We’ve all seen them, cracked pavement on highways that make unsightly and hard to drive on.
A civil engineering professor at the University of Texas at Arlington has received a $1.2 million contract from the Texas Department of Transportation to implement a system that would improve the sub-base repair of roadways, reducing cracking and improving maintenance in the process.
Sahadat Hossain’s team also would use recycled plastic pins to stabilize slopes in and around TxDOT’s Dallas District, UTA said in a release.
“Water is an enemy of roads.”
“We need to reduce greatly or eliminate the amount of moisture a road base soil takes in. Water is an enemy of roads. Therefore, we are adding a modified moisture barrier to stop or reduce moisture intrusion or variation into the pavement sub-base,” Hossain said in the release. “We also want to add the recycled plastic pins to soil bases and retaining walls. We can achieve the same positive impact with the pins in these new areas.”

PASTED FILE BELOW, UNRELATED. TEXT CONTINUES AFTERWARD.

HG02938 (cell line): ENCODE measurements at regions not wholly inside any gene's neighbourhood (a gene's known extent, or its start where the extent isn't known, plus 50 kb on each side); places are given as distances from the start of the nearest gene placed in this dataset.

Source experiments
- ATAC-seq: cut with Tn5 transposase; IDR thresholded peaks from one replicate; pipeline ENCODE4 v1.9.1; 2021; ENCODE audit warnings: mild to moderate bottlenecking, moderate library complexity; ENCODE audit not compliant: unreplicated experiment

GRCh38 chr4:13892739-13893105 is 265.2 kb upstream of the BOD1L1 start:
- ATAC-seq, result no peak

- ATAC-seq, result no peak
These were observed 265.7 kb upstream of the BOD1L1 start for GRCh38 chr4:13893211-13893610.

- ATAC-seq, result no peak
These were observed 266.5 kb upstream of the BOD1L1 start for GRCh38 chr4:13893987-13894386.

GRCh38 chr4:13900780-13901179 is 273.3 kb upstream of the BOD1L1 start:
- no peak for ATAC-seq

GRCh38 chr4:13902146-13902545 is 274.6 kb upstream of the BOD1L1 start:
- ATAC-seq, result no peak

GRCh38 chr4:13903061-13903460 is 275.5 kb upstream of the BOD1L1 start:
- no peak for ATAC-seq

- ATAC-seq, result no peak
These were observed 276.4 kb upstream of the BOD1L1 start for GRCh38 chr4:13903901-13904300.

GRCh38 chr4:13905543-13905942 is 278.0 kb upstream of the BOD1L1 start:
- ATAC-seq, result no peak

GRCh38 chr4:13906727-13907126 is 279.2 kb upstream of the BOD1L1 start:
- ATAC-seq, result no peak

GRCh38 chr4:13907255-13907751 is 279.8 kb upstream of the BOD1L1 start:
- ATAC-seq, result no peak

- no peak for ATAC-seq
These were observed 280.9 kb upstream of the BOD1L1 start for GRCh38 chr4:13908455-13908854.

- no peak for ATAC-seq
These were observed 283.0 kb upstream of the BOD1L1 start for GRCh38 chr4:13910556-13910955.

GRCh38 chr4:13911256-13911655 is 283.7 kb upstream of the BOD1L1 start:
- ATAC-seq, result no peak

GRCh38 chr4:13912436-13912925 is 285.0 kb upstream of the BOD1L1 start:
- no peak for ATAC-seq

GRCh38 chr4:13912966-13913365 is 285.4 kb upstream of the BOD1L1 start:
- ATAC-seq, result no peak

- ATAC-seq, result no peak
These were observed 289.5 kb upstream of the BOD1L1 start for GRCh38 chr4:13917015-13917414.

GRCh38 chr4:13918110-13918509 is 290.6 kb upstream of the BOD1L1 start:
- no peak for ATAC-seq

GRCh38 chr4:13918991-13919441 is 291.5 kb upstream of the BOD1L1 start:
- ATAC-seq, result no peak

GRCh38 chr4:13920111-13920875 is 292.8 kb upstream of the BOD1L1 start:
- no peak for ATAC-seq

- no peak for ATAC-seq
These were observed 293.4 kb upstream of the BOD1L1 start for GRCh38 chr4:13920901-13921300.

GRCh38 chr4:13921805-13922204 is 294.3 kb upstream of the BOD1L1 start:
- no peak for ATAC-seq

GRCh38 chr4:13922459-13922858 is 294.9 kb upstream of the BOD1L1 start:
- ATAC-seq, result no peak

His team has successfully used the plastic pins before. In 2013, he used them to shore up slopes on U.S. 287, State Highway 183, and I-35.
Because of the composition of the soil in Texas, and the extreme differences in temperature and moisture, shifting can occur in whatever sits on top of that soil, the release said.
“Shifting soil is something we must deal with in Texas,” said Boon Thian, TxDOT Dallas District’s pavement engineer. “Dr. Hossain’s work with these recycled plastic pins has been successful on highway slopes in North Texas. We want to see how it works for foundation soil underneath roads and earth retaining walls that flank highways.”
“Shifting soil is something we must deal with in Texas.”
Use of the recycle plastic pins could reduce the cost of slope stabilization and repair by more than 50 percent, the release said.
According to Strong Towns organization, the state of Texas believes it needs $370 billion in transportation expenditures over the next 20 years.
In 2014, voters passed Proposition 1, which will take $1.7 billion a year from the state’s rainy day funds to be applied to highway funding.
Similarly in 2015, Texas voters passed Proposition 7, which dedicates a portion of the statewide sales tax, as well as all revenue from motor vehicle sales tax strictly to highways.
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